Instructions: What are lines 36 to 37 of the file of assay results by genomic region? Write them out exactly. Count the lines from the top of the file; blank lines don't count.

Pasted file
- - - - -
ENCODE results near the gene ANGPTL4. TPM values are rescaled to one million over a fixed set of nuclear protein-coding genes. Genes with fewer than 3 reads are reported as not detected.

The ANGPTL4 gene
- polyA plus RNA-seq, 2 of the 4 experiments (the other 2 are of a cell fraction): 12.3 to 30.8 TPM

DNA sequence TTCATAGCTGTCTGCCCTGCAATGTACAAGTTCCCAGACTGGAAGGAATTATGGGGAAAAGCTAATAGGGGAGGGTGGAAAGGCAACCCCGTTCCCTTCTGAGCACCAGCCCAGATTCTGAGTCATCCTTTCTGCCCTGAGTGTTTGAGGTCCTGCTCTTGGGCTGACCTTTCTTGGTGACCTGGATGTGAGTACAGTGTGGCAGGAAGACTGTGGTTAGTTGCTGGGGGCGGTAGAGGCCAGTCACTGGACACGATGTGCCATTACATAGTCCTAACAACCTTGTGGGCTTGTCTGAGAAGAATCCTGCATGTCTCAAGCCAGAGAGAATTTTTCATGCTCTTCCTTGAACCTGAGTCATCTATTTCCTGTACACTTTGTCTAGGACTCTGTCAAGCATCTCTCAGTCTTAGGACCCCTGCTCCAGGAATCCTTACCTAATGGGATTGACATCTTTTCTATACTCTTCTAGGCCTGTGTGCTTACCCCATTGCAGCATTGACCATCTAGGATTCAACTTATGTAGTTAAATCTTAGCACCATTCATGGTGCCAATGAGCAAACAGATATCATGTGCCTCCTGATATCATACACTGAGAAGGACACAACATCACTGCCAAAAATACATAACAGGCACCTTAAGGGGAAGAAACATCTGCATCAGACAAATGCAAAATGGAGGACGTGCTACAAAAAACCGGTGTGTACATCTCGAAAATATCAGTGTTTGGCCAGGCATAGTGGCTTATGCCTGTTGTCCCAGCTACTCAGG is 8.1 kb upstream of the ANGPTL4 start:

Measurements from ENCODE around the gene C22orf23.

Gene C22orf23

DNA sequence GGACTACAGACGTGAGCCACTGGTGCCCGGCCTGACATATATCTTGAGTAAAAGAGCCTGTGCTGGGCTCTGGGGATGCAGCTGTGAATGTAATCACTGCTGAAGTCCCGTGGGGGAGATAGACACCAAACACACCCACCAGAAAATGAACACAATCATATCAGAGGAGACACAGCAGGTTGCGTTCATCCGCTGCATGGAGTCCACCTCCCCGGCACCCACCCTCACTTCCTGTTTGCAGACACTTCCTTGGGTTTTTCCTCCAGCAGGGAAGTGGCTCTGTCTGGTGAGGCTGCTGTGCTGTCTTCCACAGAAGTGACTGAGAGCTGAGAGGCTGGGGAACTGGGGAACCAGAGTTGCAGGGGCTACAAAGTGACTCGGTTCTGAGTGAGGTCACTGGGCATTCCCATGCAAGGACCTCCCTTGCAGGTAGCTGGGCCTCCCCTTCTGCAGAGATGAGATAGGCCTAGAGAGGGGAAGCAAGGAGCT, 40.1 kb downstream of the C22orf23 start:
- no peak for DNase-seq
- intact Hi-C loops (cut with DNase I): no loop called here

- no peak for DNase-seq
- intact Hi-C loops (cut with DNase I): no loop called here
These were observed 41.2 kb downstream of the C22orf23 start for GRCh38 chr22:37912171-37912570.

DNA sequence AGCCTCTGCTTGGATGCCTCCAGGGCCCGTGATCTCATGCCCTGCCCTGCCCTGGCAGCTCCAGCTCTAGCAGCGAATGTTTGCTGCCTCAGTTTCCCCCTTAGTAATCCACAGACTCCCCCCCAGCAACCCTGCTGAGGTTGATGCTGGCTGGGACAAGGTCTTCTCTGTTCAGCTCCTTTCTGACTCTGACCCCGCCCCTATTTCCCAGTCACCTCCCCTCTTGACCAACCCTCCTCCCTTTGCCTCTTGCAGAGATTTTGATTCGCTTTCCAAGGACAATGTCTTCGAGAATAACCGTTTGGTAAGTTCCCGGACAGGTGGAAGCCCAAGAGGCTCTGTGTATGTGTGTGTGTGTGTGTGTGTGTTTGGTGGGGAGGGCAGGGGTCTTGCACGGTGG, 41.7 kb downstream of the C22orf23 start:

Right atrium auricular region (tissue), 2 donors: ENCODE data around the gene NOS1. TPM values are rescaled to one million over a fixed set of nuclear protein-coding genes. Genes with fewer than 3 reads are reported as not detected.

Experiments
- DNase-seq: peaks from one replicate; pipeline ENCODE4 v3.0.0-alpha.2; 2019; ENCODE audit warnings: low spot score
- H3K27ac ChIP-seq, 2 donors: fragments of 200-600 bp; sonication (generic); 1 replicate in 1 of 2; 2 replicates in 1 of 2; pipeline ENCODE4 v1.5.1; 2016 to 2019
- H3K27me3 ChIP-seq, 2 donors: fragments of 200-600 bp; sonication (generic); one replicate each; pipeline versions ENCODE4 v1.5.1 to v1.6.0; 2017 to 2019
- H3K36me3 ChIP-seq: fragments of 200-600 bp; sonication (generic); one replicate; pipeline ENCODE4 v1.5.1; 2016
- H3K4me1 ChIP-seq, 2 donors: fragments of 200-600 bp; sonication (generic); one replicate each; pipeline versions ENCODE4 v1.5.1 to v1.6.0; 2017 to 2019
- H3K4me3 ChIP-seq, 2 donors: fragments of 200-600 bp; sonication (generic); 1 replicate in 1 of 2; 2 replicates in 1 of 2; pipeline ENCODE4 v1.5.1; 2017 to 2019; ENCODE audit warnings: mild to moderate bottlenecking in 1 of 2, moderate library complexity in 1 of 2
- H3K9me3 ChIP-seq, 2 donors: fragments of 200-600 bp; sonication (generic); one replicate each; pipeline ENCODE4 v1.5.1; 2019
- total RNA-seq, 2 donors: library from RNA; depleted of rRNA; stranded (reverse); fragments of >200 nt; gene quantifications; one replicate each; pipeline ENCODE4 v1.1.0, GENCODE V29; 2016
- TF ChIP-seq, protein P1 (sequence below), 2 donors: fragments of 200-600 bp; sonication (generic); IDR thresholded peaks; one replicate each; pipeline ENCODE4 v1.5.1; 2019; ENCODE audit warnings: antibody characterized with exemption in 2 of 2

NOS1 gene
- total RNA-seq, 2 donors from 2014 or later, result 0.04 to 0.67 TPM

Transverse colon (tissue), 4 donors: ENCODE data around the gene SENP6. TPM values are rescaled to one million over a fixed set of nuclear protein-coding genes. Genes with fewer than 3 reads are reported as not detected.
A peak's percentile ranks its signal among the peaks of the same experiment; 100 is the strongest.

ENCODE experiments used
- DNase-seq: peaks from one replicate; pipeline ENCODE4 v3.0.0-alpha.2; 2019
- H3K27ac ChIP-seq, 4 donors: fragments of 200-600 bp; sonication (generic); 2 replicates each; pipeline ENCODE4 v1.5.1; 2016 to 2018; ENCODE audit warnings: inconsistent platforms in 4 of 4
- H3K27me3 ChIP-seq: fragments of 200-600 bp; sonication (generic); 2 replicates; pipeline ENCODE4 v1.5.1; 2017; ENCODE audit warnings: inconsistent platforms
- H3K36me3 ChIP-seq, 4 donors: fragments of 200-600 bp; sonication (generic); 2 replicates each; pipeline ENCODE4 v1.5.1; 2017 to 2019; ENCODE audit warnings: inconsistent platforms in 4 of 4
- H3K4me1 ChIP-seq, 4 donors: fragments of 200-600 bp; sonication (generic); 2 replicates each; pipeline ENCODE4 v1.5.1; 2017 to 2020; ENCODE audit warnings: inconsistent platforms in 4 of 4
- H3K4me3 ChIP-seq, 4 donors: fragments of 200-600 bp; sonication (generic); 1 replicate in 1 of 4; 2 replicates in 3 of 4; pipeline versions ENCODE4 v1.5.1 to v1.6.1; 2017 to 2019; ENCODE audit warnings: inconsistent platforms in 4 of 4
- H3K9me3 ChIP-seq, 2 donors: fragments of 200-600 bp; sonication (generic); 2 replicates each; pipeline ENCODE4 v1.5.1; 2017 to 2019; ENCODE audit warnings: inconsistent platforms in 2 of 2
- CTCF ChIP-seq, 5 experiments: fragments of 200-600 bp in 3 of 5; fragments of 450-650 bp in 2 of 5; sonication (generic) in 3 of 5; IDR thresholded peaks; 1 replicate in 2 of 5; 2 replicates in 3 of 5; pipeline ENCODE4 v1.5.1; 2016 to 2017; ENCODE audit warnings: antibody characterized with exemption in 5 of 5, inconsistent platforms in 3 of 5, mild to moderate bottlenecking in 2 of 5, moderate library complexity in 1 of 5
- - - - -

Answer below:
- H3K9me3 ChIP-seq, 2 donors: fragments of 200-600 bp; sonication (generic); 2 replicates each; pipeline ENCODE4 v1.5.1; 2017 to 2019; ENCODE audit warnings: inconsistent platforms in 2 of 2
- CTCF ChIP-seq, 5 experiments: fragments of 200-600 bp in 3 of 5; fragments of 450-650 bp in 2 of 5; sonication (generic) in 3 of 5; IDR thresholded peaks; 1 replicate in 2 of 5; 2 replicates in 3 of 5; pipeline ENCODE4 v1.5.1; 2016 to 2017; ENCODE audit warnings: antibody characterized with exemption in 5 of 5, inconsistent platforms in 3 of 5, mild to moderate bottlenecking in 2 of 5, moderate library complexity in 1 of 5